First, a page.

Here is the final movement performed by Herbert von Karajan and the Berlin Philharmonic:
Dvořák’s Cello Concerto
Antonín Dvořák’s Cello Concerto in A Major, completed in 1895 while Dvořák was in New York, is a musical elegy. It’s music which wistfully revisits distant memories, pays respect, and then rises into blazing triumph.
Shortly after completing the cello concerto, Dvořák learned that his sister-in-law, Josefina Kaunitzová, had passed away. 30 years earlier he had been in love with Josefina. She had not returned the feelings, and Dvořák ultimately married Josefina’s younger sister, Anna. In the second movement, Dvořák quoted one of his earlier songs, Kez duch muj san”(“Leave me alone”), which had been a favorite of Josefina. (Listen to that beautiful melody here). The third movement, peppered with fiery Czech folk rhythms, appears to be propelling towards a conventional conclusion, when suddenly in the movement’s coda, all of the forward drive dissipates and we find ourselves in a moment of tender introspection (beginning at 35:39 in the clip below). When the soloist, Hanuš Wihan, attempted to add a cadenza in the third movement’s coda, Dvořák would not permit it, writing,
I give you my work only if you will promise me that no one – not even my friend Wihan – shall make any alteration in it without my knowledge and permission, also that there be no cadenza such as Wihan has made in the last movement; and that its form shall be as I have felt it and thought it out.
He went on to offer the following description:
The Finale closes gradually diminuendo, like a sigh, with reminiscences of the first and second movements—the solo dies down . . .then swells again, and the last bars are taken up by the orchestra and the whole concludes in a stormy mood. That is my idea and I cannot depart from it.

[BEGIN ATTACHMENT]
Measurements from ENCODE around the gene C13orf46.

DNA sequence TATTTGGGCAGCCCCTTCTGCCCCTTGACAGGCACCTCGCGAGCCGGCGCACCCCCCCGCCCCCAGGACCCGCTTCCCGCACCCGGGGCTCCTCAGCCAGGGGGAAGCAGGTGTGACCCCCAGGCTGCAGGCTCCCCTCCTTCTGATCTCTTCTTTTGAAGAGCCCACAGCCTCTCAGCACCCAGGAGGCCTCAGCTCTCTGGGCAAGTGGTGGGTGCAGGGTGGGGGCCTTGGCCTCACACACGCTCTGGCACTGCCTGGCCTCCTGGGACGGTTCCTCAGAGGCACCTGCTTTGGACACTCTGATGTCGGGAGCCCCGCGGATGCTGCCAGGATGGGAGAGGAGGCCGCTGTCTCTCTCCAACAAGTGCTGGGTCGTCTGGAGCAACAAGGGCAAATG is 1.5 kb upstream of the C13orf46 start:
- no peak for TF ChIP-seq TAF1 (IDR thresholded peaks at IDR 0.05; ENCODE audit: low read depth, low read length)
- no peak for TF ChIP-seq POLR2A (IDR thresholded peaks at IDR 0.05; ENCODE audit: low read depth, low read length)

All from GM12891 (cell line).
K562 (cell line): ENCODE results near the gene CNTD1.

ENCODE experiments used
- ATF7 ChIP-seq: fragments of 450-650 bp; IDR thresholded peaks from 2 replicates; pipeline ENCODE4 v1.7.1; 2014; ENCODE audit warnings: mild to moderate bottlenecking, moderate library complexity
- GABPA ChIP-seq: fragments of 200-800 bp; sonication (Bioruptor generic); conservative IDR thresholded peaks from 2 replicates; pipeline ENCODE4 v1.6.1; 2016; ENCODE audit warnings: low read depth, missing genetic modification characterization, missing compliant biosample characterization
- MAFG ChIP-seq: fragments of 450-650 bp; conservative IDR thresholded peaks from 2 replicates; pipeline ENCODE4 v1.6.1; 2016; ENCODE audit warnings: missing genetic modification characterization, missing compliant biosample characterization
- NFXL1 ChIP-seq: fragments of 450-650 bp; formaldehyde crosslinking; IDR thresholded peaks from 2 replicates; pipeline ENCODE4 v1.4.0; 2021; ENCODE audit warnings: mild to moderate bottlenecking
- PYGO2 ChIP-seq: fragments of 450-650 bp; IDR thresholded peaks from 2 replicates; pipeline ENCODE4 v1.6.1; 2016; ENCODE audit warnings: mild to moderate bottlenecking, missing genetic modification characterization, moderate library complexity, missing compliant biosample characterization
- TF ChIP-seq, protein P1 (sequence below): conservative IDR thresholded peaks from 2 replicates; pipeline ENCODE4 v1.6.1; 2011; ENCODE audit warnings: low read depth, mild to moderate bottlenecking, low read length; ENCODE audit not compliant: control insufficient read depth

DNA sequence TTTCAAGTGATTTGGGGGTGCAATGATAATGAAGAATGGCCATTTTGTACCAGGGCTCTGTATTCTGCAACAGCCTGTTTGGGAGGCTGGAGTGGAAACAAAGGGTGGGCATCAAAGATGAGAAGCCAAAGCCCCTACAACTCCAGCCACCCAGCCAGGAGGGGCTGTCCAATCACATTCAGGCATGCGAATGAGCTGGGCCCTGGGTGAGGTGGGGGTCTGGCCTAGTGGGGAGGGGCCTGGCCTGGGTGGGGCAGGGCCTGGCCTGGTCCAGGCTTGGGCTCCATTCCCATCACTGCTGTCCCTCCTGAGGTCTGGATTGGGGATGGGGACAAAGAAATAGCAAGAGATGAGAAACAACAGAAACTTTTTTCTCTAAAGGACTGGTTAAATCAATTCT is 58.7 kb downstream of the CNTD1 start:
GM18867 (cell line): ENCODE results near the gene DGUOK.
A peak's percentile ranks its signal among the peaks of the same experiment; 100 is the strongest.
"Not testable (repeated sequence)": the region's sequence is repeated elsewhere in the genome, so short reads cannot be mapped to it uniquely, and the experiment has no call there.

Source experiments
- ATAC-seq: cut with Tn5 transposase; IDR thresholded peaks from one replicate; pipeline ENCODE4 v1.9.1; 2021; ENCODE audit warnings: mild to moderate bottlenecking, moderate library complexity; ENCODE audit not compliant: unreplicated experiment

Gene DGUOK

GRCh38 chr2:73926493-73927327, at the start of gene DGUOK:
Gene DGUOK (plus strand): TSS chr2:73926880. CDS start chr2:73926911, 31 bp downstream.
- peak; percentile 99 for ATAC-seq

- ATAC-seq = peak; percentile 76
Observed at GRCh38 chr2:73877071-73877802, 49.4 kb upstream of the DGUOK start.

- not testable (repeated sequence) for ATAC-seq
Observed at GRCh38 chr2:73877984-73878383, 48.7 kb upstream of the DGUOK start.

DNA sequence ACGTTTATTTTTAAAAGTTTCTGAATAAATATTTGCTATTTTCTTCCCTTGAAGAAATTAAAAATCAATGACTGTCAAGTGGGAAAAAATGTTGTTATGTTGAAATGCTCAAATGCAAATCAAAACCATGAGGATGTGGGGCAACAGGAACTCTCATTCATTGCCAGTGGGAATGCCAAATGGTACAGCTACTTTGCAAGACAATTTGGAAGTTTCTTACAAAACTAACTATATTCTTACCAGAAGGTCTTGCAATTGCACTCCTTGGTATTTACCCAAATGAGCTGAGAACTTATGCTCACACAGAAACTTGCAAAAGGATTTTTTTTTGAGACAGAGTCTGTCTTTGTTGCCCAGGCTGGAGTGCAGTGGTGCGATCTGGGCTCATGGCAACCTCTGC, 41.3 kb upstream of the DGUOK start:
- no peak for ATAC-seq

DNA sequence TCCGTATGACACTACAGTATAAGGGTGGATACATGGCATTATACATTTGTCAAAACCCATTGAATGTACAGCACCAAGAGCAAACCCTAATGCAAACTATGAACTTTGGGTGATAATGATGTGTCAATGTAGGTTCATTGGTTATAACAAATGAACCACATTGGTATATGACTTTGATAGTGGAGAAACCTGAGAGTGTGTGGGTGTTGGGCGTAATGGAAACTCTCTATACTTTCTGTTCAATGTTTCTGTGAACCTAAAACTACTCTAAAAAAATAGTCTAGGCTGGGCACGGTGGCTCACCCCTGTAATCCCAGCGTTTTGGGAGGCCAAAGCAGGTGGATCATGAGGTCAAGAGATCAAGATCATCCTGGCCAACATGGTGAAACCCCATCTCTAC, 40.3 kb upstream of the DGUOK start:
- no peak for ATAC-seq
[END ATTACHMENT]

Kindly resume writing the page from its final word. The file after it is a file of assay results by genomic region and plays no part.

Here is a 1964 recording with Leonard Rose and the Philadelphia Orchestra, conducted by Eugene Ormandy:
Richard Strauss’ ultimate musical “goodbye” was the Four Last Songs, written in 1948, a year before his death. But a few years earlier, in 1945, Strauss’ Metamorphosen became a farewell to the pre-war world he had known, and perhaps even the long arc of Romanticism which had begun with Beethoven. The work for string orchestra was begun the day after allied bombing destroyed the Vienna Opera House. It quotes the funeral march from Beethoven’s Eroica, although Strauss claimed that the reference only became apparent to him after the score’s completion. Two verses from Goethe’s poem, Widmung(“Dedication”) also served as inspiration.
Strauss initially attempted to placate the Nazis, partly in an attempt to protect his Jewish daughter-in-law and grandchildren. He believed he could survive this regime, as he had others before it. A few days after completing Metamorphosen, he wrote,
The most terrible period of human history is at an end, the twelve year reign of bestiality, ignorance and anti-culture under the greatest criminals, during which Germany’s 2000 years of cultural evolution met its doom.
Here is a 1973 Staatskapelle Dresden recording, conducted by Rudolf Kempe:
Bartók’s Concerto for Orchestra
Béla Bartók’s Concerto for Orchestra, written in 1943 two years before the composer’s death, says “goodbye” in a strikingly different way than Tchaikovsky’s Sixth. Amid rapidly failing health and poverty, Bartók wrote this monumental work as a commission for conductor Serge Koussevitzky and the Boston Symphony.